Health Canada recently announced that as of June 1, 2016, it
intends to end the federal practice of granting conditional
registrations of for pesticides.
Under the Pest Control Products Act, SC 2002 c28,
("PCPA"), Health Canada's Pest Management Regulatory
Agency ("PMRA") is tasked with evaluating prospective
pest control products for entry into, and ongoing use on, the
Canadian market. Such products must be registered by the PMRA
before they can in any way be used, imported, or manufactured in
Canada. Before a product can be registered, it must be evaluated by
the PMRA for its health and environmental risks. The PMRA is
required to consult with the public upon making a decision to grant
a registration application of a product.
Conditional registrations are governed under
sections 14 -16 of the Pest Control Product Regulations,
SOR/2006-124, to the PCPA. They are granted when the PMRA
determines that its review of available scientific data and
information is sufficient to determine that the risks of a
pesticide are acceptable, but it requires additional information
before granting a full registration.
According to the PMRA, conditional registrations comprise only
about one percent of all registered pesticides in Canada. However,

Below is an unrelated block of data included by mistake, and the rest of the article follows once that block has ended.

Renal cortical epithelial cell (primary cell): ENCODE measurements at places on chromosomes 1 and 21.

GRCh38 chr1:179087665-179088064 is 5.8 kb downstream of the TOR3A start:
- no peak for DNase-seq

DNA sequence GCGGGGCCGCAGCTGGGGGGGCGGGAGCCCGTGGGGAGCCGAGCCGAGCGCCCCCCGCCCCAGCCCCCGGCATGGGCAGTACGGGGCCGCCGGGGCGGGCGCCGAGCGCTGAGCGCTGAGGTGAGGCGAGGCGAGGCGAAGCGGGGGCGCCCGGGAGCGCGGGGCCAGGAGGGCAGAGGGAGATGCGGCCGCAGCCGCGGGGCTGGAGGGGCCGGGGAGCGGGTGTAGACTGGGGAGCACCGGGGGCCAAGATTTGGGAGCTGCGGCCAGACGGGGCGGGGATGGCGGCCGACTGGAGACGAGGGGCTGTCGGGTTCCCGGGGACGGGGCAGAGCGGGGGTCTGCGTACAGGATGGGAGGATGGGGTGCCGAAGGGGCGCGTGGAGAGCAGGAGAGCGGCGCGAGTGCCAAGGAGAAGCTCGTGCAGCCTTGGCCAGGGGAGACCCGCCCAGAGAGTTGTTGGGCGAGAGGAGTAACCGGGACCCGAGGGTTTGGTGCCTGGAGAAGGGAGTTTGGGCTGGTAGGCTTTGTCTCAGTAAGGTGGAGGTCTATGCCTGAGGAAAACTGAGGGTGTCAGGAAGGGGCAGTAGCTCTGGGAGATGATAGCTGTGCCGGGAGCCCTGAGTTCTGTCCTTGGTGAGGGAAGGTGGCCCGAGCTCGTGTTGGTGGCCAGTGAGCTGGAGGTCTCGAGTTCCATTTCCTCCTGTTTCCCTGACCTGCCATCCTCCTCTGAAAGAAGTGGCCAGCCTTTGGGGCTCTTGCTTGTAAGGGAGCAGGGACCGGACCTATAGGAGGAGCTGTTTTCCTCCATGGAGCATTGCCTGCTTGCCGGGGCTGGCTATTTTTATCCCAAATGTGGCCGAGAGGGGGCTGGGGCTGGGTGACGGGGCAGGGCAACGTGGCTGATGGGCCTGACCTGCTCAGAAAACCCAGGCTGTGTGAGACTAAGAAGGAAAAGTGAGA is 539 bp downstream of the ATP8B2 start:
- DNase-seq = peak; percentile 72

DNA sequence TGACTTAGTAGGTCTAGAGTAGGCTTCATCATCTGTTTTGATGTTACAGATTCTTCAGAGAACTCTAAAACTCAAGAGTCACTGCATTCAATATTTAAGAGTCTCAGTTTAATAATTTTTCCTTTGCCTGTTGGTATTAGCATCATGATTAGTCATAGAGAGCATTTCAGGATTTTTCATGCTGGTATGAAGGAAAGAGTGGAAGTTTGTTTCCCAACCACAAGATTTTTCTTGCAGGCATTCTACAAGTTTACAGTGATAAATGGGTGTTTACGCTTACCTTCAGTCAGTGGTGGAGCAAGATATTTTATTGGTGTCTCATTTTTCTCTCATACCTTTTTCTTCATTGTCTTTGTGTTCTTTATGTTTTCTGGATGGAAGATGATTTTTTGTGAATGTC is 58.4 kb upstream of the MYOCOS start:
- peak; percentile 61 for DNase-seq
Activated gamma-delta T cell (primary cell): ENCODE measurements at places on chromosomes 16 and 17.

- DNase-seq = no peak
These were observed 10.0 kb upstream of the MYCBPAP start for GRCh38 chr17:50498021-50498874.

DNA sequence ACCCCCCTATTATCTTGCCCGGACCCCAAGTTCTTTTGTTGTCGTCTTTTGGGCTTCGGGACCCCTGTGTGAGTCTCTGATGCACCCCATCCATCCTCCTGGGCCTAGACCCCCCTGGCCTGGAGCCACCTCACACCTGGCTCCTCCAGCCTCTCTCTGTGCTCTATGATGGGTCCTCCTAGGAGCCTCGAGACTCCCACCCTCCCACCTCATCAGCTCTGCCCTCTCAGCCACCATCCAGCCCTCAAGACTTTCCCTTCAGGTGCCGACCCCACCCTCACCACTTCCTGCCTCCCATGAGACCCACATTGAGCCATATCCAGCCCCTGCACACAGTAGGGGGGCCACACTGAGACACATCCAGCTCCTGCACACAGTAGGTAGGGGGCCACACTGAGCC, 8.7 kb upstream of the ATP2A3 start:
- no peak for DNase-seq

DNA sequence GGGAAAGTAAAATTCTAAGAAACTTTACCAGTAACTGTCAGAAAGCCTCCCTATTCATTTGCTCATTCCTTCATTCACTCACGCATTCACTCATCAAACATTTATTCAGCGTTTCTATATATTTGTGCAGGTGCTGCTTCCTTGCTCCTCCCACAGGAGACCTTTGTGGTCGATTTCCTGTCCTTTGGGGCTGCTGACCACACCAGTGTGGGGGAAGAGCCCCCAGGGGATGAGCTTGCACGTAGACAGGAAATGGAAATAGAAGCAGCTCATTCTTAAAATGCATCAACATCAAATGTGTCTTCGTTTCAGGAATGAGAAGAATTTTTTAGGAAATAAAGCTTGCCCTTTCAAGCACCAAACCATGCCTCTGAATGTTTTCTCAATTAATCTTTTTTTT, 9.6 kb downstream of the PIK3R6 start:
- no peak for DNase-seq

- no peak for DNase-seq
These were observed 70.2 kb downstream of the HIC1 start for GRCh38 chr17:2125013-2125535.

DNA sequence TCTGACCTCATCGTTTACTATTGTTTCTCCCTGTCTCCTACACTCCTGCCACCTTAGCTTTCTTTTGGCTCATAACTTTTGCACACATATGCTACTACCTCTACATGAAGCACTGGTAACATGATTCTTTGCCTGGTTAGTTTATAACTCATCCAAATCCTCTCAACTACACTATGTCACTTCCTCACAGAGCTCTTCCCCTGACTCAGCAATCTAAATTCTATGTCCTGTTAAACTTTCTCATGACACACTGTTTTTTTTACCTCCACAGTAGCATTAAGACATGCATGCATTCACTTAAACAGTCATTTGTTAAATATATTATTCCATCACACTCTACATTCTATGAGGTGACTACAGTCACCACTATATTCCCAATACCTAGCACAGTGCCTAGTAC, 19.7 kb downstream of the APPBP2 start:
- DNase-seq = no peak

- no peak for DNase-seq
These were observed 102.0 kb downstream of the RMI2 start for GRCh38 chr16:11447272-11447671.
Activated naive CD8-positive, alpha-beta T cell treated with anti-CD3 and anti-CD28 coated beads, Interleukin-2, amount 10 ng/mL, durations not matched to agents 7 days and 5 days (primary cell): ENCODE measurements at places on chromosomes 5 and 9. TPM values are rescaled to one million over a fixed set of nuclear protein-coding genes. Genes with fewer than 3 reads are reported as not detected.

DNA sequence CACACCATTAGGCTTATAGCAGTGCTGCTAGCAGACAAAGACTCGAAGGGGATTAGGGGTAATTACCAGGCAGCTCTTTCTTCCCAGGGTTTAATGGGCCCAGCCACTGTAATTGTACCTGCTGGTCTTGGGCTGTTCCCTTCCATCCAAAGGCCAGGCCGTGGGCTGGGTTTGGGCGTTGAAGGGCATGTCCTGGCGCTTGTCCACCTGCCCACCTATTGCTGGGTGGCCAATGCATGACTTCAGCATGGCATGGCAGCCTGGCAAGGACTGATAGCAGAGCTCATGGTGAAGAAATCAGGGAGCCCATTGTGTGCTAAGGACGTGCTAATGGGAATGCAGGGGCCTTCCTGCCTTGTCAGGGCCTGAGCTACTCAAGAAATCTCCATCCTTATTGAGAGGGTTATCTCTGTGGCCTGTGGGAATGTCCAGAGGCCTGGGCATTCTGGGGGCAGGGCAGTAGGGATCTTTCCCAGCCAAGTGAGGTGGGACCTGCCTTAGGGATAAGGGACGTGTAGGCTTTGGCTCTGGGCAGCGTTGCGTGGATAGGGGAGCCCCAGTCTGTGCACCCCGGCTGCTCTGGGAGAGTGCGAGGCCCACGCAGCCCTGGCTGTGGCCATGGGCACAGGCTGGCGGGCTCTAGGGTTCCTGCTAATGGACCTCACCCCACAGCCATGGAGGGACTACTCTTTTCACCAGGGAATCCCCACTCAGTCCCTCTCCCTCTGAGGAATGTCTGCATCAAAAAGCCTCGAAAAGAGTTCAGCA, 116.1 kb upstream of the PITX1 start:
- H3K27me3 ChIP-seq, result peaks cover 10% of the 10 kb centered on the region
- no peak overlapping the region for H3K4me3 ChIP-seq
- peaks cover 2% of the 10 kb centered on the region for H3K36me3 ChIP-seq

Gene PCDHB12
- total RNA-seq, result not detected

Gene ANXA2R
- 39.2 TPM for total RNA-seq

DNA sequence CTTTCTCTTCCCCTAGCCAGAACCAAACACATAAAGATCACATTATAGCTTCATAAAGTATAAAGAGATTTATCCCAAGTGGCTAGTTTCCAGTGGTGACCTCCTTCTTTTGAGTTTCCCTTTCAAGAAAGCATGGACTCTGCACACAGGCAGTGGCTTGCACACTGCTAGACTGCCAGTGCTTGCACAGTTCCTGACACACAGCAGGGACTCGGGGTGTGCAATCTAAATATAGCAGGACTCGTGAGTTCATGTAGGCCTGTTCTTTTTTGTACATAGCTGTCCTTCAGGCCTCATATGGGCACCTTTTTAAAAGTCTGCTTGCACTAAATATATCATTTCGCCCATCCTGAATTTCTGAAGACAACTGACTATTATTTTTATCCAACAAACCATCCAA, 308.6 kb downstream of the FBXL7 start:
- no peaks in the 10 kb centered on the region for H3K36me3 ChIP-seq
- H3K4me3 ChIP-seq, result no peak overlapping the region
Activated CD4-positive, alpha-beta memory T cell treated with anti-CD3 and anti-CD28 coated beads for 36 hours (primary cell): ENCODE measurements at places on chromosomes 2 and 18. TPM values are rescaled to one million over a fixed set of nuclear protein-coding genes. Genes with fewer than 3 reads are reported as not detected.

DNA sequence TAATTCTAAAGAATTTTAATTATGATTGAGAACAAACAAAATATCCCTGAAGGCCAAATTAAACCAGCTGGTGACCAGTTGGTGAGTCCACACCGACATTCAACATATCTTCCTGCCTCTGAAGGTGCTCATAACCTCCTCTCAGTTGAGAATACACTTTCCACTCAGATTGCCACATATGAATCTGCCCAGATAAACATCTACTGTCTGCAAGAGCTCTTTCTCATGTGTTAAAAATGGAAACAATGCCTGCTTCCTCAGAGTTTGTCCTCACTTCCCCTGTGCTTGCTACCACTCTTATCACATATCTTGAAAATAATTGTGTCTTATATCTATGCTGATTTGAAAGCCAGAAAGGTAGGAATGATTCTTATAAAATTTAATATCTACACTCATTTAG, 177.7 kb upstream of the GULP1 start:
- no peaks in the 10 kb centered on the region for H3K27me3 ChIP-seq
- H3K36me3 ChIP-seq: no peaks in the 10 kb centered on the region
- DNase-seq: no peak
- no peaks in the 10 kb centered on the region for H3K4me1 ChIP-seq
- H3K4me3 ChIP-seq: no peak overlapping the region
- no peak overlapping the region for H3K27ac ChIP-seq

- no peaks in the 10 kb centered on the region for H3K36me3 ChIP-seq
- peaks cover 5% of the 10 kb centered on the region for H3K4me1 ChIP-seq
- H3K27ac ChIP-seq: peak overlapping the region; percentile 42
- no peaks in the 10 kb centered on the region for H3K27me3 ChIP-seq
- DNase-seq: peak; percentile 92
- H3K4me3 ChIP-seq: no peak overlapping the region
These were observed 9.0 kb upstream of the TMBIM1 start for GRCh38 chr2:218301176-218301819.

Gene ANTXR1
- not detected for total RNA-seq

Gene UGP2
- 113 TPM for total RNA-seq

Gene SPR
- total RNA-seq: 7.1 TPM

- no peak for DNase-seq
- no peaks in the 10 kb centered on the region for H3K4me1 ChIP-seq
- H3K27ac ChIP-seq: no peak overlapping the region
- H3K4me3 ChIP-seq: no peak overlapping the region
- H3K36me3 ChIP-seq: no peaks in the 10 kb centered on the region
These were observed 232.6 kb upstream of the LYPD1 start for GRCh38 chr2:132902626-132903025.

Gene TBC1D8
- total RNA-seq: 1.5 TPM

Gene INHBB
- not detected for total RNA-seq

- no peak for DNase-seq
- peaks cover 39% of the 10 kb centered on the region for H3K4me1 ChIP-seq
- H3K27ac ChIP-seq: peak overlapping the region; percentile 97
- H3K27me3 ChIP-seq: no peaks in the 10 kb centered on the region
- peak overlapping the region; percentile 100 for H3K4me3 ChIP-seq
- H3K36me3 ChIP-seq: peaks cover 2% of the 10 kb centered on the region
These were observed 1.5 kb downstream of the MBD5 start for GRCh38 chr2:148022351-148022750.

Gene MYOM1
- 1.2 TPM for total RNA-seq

the PCPA's transparency and public consultations provisions do
not apply to conditional registrations–those provisions only
kick in when the registration is renewed, amended, or converted to
a full registration
Conditional registrations have drawn criticism from environmental groups,
particularly for the duration of "conditional"
registrations. Some conditional registrations have lasted for over
a decade–meaning that these products are in use without
having been subject to public consultation.Last Spring,the House of
Commons Standing Committee on Health published a report on its statutory review of the PCPA,
which included a recommendation that the PMRA undertake a review of
the transparency and openness of its pesticide registration
processes. The Standing Committee also recommended that the use of
conditional registrations be reviewed.
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